Soaking gummy bears in vodka is a great way to drink your alcohol and eat it too, but using gummy bears as a chaser also has the same effect. Plus, the sweetness of the gummy bears will be a refreshing chaser after the harsh and cheap vodka that you just swallowed.

Natty Light and Candy Corn

For all you lovers of tradition out there, I suggest pairing a traditional college beer, like Natty Light, with a traditionalHalloween candy, like candy corn. It’s like drinking beer and eating popcorn, only Halloween themed.  

Lime Burnett’s and Skittles

I know what you’re thinking, “oh God Burnett’s!”, but trust me. After any shot of this cheap vodka, any flavor of Skittles will be just sweet enough to take away from the harshness of the lime flavor.

Red Wine and Hershey’s Dark Chocolate

What’s better than a glass of smooth red wine paired with a rich piece of dark chocolate? I’ll tell you: a red solo cup of Franzia Cabernet paired with a mini Hershey’s dark chocolate bar.

Jack Daniel’s and Reese’s

I am a firm believer that peanut butter makes everything better, even whiskey. So for all you whiskey drinkers and non-drinkers out there, pair it with a Reese’s and you won’t be sorry. 

Straw-Ber-Rita and MM’s

I love chocolate-covered strawberries, but those tend to be a lot of work and a lot of mess for a pregame. But pair a Straw-Ber-Rita and a pack of MM’s together and it’s almost the same thing.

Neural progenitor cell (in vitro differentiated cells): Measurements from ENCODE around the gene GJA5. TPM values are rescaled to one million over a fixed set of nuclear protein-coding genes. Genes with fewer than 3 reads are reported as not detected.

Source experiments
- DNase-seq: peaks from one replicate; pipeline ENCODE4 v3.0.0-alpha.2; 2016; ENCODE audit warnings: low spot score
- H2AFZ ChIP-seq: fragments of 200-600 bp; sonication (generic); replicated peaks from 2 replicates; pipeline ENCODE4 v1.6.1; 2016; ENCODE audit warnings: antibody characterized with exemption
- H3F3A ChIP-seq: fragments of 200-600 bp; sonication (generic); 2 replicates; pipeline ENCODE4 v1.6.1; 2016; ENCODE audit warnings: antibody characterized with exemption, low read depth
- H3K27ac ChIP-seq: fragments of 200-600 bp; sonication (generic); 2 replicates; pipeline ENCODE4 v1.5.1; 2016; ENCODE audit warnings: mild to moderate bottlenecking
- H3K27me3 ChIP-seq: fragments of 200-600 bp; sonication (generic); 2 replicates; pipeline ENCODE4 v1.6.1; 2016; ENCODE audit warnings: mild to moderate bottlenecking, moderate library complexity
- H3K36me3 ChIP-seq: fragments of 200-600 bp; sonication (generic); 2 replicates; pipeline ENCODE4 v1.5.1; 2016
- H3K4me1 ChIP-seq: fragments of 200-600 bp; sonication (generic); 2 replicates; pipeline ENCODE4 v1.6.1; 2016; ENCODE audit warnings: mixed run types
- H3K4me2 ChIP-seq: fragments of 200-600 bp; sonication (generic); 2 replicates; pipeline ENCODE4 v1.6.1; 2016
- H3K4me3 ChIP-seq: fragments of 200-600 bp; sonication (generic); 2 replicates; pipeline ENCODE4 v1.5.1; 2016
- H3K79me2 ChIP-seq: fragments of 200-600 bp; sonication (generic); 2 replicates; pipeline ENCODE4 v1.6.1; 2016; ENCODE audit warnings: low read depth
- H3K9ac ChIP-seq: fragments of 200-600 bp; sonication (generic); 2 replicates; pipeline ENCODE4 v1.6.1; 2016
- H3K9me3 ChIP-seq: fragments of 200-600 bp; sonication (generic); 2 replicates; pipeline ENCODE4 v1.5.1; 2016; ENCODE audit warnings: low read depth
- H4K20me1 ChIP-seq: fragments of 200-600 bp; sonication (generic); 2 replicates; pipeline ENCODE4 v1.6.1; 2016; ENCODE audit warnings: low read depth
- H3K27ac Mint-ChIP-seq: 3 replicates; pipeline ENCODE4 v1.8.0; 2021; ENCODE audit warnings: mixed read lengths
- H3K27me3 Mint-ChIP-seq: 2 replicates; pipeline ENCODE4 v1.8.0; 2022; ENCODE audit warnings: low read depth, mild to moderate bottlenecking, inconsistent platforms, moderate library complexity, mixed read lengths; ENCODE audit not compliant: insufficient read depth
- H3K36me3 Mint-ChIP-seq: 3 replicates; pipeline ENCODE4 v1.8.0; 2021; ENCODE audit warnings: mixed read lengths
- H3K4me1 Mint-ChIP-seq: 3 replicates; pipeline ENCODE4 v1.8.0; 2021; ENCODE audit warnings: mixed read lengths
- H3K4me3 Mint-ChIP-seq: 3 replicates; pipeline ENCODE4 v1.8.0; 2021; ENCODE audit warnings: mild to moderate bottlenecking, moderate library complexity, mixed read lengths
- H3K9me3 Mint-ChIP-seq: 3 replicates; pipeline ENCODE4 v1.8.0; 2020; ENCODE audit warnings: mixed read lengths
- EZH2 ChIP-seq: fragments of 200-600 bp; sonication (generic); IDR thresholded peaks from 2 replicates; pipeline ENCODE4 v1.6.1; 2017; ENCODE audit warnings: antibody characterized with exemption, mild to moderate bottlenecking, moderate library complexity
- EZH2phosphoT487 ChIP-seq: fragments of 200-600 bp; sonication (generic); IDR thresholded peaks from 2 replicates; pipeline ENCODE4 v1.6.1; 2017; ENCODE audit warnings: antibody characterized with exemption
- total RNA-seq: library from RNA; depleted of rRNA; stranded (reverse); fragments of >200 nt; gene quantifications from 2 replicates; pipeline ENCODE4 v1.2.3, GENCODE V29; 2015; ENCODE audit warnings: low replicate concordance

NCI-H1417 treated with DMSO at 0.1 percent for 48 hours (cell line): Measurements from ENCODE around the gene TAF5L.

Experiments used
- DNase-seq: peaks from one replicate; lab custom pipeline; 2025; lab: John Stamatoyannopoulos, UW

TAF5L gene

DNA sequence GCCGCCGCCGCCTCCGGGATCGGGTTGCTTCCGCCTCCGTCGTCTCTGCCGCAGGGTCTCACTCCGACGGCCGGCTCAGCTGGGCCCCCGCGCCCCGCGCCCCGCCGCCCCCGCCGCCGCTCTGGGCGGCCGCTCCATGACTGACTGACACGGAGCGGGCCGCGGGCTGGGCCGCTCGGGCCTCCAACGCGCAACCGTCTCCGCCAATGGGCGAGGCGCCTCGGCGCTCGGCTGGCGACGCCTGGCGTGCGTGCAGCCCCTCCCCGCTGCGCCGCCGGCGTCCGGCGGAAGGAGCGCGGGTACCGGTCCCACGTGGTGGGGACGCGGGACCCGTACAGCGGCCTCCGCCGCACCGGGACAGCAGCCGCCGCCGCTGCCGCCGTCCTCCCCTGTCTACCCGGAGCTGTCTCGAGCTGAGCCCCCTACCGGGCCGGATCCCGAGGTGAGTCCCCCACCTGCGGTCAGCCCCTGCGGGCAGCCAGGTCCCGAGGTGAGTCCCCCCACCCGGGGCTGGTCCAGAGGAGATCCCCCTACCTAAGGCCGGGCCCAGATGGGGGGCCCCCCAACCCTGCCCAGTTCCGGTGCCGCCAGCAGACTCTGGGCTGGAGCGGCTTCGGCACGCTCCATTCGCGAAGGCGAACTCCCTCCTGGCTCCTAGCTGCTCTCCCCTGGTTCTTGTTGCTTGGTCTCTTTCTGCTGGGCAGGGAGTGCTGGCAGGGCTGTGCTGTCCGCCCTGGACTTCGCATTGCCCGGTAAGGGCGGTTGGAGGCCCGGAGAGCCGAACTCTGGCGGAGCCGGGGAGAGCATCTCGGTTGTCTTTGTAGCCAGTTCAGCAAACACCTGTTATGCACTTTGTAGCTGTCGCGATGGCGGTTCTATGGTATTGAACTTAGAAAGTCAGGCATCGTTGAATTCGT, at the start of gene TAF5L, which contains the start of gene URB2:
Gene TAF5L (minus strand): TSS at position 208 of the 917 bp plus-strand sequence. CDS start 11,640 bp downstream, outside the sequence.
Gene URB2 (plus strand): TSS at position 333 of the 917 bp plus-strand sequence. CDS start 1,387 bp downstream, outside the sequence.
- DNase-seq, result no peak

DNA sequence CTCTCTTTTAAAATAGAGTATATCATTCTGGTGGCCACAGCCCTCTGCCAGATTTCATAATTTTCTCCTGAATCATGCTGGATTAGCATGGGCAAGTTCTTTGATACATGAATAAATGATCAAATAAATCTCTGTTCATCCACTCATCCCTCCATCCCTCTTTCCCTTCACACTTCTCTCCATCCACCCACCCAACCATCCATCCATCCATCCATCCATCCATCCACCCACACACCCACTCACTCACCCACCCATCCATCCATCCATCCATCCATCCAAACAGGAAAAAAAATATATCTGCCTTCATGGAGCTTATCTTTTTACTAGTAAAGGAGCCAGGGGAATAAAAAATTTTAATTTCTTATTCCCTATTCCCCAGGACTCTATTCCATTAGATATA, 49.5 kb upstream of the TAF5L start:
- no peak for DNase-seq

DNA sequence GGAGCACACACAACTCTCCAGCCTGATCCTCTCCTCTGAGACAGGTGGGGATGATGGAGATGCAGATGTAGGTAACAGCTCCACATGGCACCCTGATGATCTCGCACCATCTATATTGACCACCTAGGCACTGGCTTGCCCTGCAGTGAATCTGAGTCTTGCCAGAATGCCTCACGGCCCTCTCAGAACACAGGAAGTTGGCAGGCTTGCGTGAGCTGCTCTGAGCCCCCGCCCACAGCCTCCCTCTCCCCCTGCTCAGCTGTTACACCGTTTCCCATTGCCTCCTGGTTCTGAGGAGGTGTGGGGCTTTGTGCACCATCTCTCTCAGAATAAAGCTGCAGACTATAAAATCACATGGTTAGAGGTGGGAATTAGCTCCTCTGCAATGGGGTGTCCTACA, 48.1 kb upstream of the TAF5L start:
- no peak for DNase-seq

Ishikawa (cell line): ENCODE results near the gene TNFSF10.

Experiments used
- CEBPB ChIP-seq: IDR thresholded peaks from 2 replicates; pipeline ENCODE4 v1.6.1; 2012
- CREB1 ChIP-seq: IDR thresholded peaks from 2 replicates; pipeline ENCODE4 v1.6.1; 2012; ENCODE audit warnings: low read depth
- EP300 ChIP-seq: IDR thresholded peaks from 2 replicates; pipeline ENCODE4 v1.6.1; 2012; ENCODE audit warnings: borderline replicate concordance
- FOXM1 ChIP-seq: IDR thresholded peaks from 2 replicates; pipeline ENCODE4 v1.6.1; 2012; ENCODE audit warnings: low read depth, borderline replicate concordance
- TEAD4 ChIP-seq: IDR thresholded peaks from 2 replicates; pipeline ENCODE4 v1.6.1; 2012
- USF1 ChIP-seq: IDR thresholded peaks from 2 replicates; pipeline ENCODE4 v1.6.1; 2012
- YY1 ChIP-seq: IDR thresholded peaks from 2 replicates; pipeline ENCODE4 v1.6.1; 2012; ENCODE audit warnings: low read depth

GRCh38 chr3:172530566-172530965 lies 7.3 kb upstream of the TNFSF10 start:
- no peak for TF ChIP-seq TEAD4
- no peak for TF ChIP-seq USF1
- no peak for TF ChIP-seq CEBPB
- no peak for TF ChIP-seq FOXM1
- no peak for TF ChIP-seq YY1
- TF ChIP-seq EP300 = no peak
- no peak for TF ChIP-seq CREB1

Malibu and Almond Joy

Go ahead and make yourself a Malibu mixie, and while you’re sipping, take a bite of an Almond Joy. You’ll feel like you’re on the beach in the Bahamas, not in a cramped dorm room pregaming.

André and Starburst

If you want to be really classy at your pregame, serving fruit and champagne is the way to go. If you want to be classy on a budget then serving André and Starburst is the way to go.

#SpoonTip: Drinking Andre and eating orange Starburst is basically like having a mimosa – you’re welcome. 

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Feed your brain with these 5 food groups

Honeybrains, a new restaurant in New York City, is giving a whole new meaning to brain food. The fast-casual eatery offers only nutrient-packed meals, specifically made to boost your brain health.

It’s co-owned by neurologist Dr. Alon Seifan, whose private practice in Hollywood, Florida, specializes in aging and dementia. There are three things that food does to improve our body and brain health, Seifan said.

“One, good food can improve metabolism, number two, good food can improve our circulation, and number three, good food can improve the balance of nutrients and inflammation in our body,” Dr. Alon Seifan told Fox News.

5 TRENDY HEALTH FOODS THAT AREN’T WORTH YOUR MONEY

Seifan, along with his siblings, and business partner Christophe Jadot, set out to open a health-conscious restaurant that took principles from eating methods found in the Blue Zones around the world, like the Mediterranean diet. People in Blue Zones tend to live longer and healthier lives than the average person.

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A recent study published in the journal Neurology found that older adults who closely followed a Mediterranean-like diet were less likely to lose brain volume as they aged, compared with those who didn’t follow the diet.

“They all have the same thing in common. It’s five food groups —it’s the fruits, vegetables, legumes, whole grains and healthy fats,” Seifan said. “So we have an entire menu based on those five food groups, any combination of those is both delicious and good for us.”